Governments drive the strong growth of commercial spyware companies

Governments around the world, seeking to spy on human rights activists, dissidents and others of interest, have fostered a sharp proliferation of commercial spyware vendors (CSVs) in recent years, with more and more cyberweapons brokers enter the market.

What was once the dominion of Israel NSO Group: the supplier of the infamous Pegasus spyware program — and a handful of others, is now crowded with dozens of small CSVs with varying levels of sophistication and capabilities, according to Google’s “Buying Spying” report released today. Their operations, while often targeting only a relatively small number of individuals, have significantly broader repercussions, Google has warned in a comprehensive new report on this troubling trend.

“We have seen no evidence that CSV customers are using spyware to try to hack the company as a whole,” a researcher from the Google Threat Analysis Group (TAG) told Dark Reading.

CSVs account for nearly half of all Google 0-Day exploits

One of the biggest manifestations of the Internet-wide threat presented by these vendors is their role in finding and exploiting zero-day vulnerabilities in products widely used by Google, Apple, and numerous other major technology vendors.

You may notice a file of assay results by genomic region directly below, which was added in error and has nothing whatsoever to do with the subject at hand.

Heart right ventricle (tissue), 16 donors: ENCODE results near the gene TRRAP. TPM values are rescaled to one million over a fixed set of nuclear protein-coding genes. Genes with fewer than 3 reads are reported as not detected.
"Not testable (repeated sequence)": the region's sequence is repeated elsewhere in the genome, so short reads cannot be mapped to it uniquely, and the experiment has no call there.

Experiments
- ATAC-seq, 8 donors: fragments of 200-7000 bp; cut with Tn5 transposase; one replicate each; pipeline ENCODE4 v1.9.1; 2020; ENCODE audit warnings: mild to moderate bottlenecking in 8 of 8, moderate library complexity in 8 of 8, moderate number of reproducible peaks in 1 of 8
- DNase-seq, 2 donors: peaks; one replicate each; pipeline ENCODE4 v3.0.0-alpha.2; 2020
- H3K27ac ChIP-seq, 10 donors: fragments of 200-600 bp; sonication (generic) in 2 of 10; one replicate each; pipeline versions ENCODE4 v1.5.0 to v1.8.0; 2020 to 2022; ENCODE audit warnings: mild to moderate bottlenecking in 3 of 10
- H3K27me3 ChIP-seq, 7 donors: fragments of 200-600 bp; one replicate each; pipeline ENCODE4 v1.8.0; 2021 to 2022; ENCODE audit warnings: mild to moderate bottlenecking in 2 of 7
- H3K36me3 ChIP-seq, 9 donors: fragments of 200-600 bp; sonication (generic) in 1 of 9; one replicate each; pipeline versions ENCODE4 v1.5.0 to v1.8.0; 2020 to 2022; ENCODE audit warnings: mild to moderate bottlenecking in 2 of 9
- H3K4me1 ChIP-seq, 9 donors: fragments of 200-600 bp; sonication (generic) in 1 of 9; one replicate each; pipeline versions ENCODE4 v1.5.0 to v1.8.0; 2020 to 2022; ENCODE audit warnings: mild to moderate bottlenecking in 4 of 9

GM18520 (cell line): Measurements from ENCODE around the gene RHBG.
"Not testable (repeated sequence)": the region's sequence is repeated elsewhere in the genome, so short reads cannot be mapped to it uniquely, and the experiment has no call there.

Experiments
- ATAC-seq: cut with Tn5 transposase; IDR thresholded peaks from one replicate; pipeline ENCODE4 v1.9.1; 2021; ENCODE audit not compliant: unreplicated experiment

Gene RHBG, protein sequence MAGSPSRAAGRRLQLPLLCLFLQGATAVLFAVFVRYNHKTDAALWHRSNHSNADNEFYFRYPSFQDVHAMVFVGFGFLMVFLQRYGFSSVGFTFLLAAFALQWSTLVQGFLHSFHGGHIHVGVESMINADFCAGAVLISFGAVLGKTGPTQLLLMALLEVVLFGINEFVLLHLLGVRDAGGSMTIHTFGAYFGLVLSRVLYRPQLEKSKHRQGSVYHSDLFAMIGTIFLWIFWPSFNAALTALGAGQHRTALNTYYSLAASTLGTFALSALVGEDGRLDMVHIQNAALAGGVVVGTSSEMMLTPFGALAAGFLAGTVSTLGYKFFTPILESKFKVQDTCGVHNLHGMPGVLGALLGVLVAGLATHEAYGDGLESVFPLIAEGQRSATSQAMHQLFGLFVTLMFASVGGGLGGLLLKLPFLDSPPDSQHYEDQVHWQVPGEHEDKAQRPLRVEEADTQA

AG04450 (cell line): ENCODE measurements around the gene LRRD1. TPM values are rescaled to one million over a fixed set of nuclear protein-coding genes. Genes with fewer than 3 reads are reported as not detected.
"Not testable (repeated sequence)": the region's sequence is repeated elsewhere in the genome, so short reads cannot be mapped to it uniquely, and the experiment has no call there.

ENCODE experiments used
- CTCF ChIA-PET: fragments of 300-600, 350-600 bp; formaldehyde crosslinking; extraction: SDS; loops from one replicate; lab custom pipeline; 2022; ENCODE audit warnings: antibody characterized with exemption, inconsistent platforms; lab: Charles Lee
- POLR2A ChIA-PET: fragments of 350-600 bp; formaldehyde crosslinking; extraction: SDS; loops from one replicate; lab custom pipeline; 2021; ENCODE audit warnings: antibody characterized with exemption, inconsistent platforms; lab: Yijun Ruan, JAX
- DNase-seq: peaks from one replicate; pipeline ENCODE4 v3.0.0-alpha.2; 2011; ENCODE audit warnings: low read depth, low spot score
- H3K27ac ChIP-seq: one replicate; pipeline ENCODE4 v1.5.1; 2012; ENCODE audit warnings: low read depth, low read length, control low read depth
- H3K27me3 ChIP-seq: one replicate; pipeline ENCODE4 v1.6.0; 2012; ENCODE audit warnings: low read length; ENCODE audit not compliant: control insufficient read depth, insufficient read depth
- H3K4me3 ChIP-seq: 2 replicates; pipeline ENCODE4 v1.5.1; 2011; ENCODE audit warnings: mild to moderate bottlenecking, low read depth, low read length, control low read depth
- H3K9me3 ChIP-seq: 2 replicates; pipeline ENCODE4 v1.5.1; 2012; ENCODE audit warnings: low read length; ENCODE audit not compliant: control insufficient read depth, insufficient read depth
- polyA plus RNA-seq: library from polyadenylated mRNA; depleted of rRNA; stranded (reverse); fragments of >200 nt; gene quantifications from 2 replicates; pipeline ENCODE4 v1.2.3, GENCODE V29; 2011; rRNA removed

Google identified CSVs as responsible for nearly half of known zero-day exploits – 35 of 72 – in its technologies between mid-2014 and the end of 2023. CSVs also accounted for as many as 20 of 25 total zero-day vulnerabilities. which Google TAG researchers observed attackers exploiting in the wild last year. And even those numbers are almost certainly lower, Google said.

Growing alarm over the trend prompted the Biden administration to release a Executive order in March 2023 designed to counter and prevent the proliferation of commercial spyware products that pose a risk to activists, dissidents, journalists and others. And in addition to Google’s report, many other companies like Apple, Citizen Labs at the University of Toronto, CiscoTHE European Parliament, and the Carnegie Endowment have highlighted the rampant growth of CSV operations globally.

An explosion of spyware

Much of the concern has to do with the explosion in the availability of tools and services that allow governments and law enforcement to penetrate targeted devices with impunity, collect information from them, and spy unchecked on victims. Vendors selling these tools, most of which are designed for mobile devices, have often openly presented their products as legitimate tools that aid in law enforcement and counter-terrorism efforts.

But the reality is that repressive governments have routinely used spyware tools against journalists, activists, dissidents and politicians from opposition parties, Google said.

The company’s report cites three cases of such abuse: one that targeted a human rights defender working with a Mexico-based rights organization; another against a Russian journalist in exile; and the third against the co-founder and director of a Salvadoran investigative news outlet.